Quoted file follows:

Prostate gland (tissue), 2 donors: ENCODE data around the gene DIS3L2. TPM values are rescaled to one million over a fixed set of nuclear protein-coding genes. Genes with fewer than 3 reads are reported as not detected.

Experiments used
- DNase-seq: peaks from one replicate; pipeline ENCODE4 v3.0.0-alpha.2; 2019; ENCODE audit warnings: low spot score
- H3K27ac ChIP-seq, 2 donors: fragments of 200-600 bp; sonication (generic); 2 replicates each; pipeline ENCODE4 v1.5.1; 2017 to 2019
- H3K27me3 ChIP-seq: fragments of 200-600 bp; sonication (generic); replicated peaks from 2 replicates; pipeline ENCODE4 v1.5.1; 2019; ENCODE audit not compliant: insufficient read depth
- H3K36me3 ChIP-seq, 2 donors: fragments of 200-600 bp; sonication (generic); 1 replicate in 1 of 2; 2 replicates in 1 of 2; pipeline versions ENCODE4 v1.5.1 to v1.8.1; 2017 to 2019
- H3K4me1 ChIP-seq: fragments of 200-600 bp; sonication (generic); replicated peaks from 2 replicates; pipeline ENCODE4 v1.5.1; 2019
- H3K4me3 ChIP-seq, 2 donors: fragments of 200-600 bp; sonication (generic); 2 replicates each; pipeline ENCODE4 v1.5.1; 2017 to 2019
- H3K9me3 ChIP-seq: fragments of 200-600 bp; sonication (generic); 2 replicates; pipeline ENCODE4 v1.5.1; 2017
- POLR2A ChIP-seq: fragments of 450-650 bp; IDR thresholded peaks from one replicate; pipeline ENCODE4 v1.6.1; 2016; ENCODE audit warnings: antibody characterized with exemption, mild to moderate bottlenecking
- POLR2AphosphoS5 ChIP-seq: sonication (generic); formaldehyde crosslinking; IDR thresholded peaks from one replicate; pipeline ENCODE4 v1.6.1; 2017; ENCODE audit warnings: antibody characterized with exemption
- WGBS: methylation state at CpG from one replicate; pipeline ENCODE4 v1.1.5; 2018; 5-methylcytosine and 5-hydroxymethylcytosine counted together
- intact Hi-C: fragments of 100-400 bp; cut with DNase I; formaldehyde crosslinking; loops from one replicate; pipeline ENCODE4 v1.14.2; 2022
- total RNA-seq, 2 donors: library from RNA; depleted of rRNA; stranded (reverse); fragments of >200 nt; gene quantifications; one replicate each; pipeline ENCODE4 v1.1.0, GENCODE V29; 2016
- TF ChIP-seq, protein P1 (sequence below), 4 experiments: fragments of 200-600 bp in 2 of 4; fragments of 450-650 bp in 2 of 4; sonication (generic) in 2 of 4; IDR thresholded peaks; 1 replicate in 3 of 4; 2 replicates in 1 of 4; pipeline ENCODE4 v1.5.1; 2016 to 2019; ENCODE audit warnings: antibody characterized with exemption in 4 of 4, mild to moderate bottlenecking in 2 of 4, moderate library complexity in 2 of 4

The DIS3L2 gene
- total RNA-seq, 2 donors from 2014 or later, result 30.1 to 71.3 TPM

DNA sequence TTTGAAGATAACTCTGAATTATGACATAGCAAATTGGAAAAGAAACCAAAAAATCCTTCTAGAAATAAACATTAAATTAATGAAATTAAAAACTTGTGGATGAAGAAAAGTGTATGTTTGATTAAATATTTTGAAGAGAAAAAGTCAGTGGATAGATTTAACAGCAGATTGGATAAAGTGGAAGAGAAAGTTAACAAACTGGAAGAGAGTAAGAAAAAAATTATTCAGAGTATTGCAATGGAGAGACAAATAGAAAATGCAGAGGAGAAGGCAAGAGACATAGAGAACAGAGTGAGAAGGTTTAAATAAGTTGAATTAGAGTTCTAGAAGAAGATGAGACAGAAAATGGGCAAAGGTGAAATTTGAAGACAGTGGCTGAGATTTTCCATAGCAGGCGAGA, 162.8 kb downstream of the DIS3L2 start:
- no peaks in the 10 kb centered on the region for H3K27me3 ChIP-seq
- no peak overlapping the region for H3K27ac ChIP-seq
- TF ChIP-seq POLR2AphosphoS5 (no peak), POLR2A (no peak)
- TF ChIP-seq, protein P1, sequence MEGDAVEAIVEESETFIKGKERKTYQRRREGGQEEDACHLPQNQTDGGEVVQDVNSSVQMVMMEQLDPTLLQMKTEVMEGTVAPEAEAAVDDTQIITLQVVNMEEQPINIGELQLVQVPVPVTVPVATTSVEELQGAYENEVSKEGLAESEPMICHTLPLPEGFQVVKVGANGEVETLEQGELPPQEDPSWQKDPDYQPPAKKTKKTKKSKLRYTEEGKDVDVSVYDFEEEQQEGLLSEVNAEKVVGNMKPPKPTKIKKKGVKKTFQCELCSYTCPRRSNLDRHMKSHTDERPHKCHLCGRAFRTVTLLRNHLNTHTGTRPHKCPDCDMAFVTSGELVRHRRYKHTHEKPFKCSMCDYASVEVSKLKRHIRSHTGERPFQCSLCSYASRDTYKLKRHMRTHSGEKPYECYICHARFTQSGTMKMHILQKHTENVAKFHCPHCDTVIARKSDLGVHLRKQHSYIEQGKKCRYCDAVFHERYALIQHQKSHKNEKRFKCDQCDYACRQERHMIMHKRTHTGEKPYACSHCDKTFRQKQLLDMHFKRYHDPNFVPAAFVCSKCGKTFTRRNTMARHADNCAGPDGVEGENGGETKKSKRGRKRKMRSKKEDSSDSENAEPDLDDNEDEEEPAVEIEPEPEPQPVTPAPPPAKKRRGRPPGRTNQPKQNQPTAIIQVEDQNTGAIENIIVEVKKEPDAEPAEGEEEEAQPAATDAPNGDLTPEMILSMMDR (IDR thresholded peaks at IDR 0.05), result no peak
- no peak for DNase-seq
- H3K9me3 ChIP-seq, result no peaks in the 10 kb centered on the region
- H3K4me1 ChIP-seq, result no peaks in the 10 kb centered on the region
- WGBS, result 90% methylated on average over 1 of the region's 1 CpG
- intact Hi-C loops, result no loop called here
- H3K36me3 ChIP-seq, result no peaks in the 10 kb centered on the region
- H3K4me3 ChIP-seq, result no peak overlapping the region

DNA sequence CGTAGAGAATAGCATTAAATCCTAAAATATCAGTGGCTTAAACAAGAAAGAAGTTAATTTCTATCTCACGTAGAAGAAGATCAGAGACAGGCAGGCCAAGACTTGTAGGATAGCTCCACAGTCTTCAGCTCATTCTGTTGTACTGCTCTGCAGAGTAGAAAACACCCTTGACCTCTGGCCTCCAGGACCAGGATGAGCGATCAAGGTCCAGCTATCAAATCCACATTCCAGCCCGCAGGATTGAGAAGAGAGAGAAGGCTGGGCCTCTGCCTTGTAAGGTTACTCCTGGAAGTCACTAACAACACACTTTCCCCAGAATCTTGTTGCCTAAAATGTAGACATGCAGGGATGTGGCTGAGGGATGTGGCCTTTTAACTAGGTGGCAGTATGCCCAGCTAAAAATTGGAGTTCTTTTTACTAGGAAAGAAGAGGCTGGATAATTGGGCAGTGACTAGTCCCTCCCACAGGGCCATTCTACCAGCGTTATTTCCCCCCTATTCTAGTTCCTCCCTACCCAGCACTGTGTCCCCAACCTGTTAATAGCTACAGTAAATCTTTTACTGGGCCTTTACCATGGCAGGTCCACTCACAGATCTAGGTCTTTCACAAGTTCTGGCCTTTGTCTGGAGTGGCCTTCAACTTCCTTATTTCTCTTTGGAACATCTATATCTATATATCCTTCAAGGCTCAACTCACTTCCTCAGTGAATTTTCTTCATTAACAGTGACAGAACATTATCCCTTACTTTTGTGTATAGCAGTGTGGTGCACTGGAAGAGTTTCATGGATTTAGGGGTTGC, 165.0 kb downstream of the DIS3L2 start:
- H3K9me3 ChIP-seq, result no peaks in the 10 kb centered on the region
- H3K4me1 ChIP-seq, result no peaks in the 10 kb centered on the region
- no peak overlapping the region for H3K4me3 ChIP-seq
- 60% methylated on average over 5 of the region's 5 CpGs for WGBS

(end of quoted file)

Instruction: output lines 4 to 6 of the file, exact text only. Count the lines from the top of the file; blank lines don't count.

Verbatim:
- H3K27ac ChIP-seq, 2 donors: fragments of 200-600 bp; sonication (generic); 2 replicates each; pipeline ENCODE4 v1.5.1; 2017 to 2019
- H3K27me3 ChIP-seq: fragments of 200-600 bp; sonication (generic); replicated peaks from 2 replicates; pipeline ENCODE4 v1.5.1; 2019; ENCODE audit not compliant: insufficient read depth
- H3K36me3 ChIP-seq, 2 donors: fragments of 200-600 bp; sonication (generic); 1 replicate in 1 of 2; 2 replicates in 1 of 2; pipeline versions ENCODE4 v1.5.1 to v1.8.1; 2017 to 2019